Researchers in management and organizational behavior have shown that temporal rhythms and norms exist and that they collectively impact multiple aspects of an organization. They have also shown that individual productivity is hampered if temporal cycles clash. This suggests that individual time management is related to the temporal structures that govern and entrain an individual’s life. At its simplest form, individuals use external records to capture explicit temporal structures that allow them to view this entrainment. This external record then allows individuals to view the relationships between the temporal structures affecting their lives and also the relationships between the different temporal structures. Thus, knowing these relationships can help an individual build a personal schedule in a calendar tool that optimizes his or her use of time while still abiding by the temporal structure entrainment that cannot be controlled. It is expected that people who are very busy or very interested in personal advancement want to optimize their time usage and, therefore, spend time learning about the myriad of temporal structures that affect their lives so that they can best control them. It follows that people who are effective time managers are likely to use and understand temporal structures in a more sophisticated fashion than people who are not. This research investigates this possibility through two sets of intensive field interviews with a group of academic professionals at a US public research university. The focus of this work is on investigating types of temporal structures being used in individual time management with calendar tools.

The chapter has this focus because its underlying motivation is that of developing new information technology to support better personal time management. In particular, this research is designed to provide evidence that offering the support of additional temporal structure features in electronic time management or calendar tools will help users be better time managers. It recognizes that being an effective time manager also involves personal commitment. This research seeks to find evidence that additional temporal structure management tools will help such a person better achieve this goal. Therefore, it mainly focuses on collecting temporal structure requirements at the task analysis stage in the systems analysis and design process through intensive user studies.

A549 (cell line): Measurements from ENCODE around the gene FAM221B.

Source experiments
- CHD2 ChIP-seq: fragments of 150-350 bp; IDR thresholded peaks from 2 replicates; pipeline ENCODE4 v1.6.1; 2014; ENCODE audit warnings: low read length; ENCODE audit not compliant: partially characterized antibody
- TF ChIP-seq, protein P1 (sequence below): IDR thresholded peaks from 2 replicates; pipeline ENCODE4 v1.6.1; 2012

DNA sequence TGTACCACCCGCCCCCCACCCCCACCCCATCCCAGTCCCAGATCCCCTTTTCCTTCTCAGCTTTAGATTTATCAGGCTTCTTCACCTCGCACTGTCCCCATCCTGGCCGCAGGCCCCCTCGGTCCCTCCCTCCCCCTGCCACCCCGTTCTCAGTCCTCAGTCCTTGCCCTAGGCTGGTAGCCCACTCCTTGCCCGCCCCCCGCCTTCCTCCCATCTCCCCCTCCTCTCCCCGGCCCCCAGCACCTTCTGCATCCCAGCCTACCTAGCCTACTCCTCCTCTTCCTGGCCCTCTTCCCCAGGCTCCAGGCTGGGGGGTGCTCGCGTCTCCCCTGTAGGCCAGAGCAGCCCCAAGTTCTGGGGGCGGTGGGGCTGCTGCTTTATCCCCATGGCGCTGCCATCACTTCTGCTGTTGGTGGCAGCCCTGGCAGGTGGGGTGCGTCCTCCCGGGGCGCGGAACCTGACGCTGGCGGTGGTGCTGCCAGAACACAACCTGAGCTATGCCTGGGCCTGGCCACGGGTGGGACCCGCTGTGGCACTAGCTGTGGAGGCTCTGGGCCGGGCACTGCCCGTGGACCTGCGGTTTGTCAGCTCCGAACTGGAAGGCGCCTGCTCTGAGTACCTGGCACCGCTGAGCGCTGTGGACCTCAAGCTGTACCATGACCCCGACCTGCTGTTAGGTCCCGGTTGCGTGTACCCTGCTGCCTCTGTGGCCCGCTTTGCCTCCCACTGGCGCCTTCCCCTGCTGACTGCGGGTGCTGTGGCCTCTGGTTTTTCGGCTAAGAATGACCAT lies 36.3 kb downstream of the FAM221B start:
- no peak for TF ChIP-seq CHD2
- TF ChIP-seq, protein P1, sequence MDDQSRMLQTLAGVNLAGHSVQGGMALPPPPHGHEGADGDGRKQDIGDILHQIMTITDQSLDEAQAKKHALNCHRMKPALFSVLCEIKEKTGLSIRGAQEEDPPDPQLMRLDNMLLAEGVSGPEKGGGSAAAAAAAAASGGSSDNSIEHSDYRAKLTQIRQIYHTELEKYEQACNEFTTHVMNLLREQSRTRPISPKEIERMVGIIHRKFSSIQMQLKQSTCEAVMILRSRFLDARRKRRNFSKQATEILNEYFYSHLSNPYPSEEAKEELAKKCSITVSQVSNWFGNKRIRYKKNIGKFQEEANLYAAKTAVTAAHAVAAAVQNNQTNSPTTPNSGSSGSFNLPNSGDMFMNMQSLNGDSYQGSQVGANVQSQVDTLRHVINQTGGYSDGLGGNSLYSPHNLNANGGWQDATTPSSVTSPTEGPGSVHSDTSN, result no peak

This research examines (1) how the temporal structures discussed in the literature review are used in personal time management, (2) what types of temporal structures are being used in individual time management practices, (3) what kind of support the current time management tools provide for capturing and managing the temporal structures, and (4) what design implications can be drawn from human studies for the inclusion of multiple types of temporal structures in electronic time management or calendar tools. In the field study, twenty busy professionals from a US public research university were interviewed about their time management strategies and time management tool usage.